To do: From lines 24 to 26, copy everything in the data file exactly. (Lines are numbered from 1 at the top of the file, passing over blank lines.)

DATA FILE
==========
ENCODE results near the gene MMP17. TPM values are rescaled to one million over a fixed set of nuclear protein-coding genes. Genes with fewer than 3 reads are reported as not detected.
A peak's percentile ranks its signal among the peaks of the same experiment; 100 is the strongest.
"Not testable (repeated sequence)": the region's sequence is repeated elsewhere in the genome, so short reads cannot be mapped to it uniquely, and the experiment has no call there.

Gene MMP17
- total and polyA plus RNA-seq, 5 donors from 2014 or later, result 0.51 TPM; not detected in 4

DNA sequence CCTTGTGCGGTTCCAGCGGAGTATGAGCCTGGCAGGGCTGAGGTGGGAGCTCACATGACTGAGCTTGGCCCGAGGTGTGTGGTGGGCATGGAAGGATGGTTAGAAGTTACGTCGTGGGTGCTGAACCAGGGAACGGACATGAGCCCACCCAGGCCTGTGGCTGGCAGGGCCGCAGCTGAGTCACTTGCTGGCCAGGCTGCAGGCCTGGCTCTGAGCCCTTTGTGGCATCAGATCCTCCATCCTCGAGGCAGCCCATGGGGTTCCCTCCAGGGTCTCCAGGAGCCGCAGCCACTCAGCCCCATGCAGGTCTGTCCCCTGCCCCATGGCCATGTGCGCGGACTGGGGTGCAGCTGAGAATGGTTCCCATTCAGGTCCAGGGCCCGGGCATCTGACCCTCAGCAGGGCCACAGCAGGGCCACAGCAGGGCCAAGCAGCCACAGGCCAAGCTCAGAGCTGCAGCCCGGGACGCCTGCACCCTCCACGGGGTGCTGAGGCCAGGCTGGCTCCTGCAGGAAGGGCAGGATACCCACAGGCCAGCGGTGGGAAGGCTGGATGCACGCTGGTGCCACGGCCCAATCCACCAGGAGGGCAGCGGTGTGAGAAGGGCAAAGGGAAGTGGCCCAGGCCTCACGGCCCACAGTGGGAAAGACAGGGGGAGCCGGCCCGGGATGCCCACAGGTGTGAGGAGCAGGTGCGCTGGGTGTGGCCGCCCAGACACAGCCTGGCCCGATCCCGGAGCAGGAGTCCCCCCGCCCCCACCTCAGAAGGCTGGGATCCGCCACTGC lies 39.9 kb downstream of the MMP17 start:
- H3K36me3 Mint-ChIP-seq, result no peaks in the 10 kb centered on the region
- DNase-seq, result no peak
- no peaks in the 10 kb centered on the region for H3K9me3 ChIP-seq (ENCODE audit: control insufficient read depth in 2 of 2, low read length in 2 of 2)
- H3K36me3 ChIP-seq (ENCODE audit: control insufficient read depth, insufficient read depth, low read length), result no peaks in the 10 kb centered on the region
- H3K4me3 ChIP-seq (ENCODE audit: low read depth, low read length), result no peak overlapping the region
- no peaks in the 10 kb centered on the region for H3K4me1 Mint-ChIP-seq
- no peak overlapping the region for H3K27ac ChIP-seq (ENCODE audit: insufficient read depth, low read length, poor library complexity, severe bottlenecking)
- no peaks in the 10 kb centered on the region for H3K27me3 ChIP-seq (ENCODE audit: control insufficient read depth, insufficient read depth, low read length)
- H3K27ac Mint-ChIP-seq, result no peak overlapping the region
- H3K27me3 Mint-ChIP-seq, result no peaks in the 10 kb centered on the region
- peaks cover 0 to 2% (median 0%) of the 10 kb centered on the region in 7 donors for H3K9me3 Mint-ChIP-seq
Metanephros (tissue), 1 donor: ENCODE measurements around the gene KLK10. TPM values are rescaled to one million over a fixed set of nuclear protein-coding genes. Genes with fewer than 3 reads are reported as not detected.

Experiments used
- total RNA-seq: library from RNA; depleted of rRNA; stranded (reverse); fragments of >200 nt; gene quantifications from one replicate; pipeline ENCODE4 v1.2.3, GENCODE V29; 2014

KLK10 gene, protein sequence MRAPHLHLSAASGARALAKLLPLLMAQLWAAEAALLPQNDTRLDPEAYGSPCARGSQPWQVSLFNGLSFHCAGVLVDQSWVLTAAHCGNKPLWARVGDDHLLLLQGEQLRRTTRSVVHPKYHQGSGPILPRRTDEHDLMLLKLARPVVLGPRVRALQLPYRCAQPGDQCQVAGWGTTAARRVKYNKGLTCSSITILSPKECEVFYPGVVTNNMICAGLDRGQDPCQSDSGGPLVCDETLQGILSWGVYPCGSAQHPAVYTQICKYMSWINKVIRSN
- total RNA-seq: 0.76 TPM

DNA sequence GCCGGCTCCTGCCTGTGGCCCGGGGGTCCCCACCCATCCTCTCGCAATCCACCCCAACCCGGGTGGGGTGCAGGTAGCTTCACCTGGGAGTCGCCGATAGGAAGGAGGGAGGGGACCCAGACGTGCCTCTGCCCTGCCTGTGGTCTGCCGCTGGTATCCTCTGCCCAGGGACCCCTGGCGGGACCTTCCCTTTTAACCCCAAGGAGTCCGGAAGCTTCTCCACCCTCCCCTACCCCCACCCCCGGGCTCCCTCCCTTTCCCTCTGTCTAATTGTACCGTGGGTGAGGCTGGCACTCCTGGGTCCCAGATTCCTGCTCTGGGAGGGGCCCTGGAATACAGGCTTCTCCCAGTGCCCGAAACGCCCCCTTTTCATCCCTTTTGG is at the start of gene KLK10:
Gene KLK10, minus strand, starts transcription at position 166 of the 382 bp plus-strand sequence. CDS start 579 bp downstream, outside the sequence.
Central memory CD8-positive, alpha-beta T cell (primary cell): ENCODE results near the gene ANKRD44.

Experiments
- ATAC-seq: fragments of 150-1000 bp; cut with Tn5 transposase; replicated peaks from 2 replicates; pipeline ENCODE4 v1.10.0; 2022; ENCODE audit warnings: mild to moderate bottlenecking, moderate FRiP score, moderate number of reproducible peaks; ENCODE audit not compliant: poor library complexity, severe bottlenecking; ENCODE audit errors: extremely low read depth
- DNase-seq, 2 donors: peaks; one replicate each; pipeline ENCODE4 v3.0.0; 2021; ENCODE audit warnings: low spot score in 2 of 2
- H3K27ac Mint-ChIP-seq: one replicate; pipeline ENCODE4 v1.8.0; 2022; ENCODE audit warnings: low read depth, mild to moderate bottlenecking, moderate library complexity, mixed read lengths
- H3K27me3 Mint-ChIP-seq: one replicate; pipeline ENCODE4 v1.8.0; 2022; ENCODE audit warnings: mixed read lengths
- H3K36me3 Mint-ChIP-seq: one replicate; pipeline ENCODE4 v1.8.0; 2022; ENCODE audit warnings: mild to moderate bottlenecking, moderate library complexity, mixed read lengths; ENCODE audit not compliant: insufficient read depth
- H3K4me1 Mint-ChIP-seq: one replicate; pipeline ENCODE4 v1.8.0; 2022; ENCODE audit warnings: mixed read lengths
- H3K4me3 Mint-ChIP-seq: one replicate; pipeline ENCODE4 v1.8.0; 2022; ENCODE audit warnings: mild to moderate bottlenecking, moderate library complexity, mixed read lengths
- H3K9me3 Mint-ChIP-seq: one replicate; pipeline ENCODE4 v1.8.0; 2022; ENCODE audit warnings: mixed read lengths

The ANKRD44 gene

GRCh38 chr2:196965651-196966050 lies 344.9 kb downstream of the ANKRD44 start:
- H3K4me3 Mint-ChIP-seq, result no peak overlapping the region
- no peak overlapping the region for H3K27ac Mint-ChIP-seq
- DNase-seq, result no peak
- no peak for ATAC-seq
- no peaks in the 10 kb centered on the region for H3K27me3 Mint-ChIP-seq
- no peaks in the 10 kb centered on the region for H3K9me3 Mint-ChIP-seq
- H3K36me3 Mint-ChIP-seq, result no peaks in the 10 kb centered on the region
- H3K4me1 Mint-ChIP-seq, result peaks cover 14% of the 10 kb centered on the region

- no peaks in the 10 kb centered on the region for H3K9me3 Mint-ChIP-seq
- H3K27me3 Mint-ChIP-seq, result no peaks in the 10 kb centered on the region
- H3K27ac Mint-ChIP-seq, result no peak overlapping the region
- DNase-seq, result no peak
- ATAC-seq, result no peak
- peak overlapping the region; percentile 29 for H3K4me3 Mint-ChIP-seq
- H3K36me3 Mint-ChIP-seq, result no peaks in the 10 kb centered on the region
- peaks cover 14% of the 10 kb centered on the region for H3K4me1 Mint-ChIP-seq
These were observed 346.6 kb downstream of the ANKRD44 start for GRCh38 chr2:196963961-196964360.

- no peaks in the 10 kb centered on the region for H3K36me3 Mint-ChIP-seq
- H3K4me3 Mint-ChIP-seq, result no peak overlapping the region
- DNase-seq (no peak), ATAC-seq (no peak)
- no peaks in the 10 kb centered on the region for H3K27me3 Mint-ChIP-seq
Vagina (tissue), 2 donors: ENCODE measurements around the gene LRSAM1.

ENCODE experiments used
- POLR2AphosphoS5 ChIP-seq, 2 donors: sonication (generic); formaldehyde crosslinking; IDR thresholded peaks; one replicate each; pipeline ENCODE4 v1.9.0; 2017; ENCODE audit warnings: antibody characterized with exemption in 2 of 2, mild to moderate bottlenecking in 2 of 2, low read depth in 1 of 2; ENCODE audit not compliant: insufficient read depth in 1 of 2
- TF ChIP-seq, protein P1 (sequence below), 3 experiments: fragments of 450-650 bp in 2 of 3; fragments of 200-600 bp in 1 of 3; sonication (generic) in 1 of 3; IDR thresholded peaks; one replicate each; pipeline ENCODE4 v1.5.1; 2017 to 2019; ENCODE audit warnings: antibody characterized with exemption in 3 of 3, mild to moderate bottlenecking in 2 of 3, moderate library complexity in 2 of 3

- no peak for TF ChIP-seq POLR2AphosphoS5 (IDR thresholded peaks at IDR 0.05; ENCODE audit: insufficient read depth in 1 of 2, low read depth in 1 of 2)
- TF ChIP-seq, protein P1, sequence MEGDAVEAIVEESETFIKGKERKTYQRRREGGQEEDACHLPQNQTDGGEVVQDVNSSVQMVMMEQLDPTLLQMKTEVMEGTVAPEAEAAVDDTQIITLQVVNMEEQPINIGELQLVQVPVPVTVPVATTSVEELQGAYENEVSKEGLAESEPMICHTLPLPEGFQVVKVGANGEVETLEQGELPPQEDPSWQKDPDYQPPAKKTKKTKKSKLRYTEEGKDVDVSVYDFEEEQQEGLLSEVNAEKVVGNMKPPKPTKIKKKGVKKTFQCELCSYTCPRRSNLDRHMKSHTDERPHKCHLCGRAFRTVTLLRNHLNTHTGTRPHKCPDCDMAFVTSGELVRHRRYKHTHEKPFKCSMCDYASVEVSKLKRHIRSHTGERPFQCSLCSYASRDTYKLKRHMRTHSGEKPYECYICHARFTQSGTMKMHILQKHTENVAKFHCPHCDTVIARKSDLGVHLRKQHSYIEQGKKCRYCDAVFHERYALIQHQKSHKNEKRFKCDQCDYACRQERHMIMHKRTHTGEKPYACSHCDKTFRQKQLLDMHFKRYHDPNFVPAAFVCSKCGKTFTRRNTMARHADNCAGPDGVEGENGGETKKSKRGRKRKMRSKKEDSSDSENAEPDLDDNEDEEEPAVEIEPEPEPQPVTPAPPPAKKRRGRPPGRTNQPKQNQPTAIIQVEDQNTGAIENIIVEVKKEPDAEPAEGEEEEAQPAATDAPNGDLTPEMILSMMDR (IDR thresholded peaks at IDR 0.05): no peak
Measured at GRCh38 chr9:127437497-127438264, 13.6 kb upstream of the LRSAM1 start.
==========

Gene KLK10, minus strand, starts transcription at position 166 of the 382 bp plus-strand sequence. CDS start 579 bp downstream, outside the sequence.
Central memory CD8-positive, alpha-beta T cell (primary cell): ENCODE results near the gene ANKRD44.

Experiments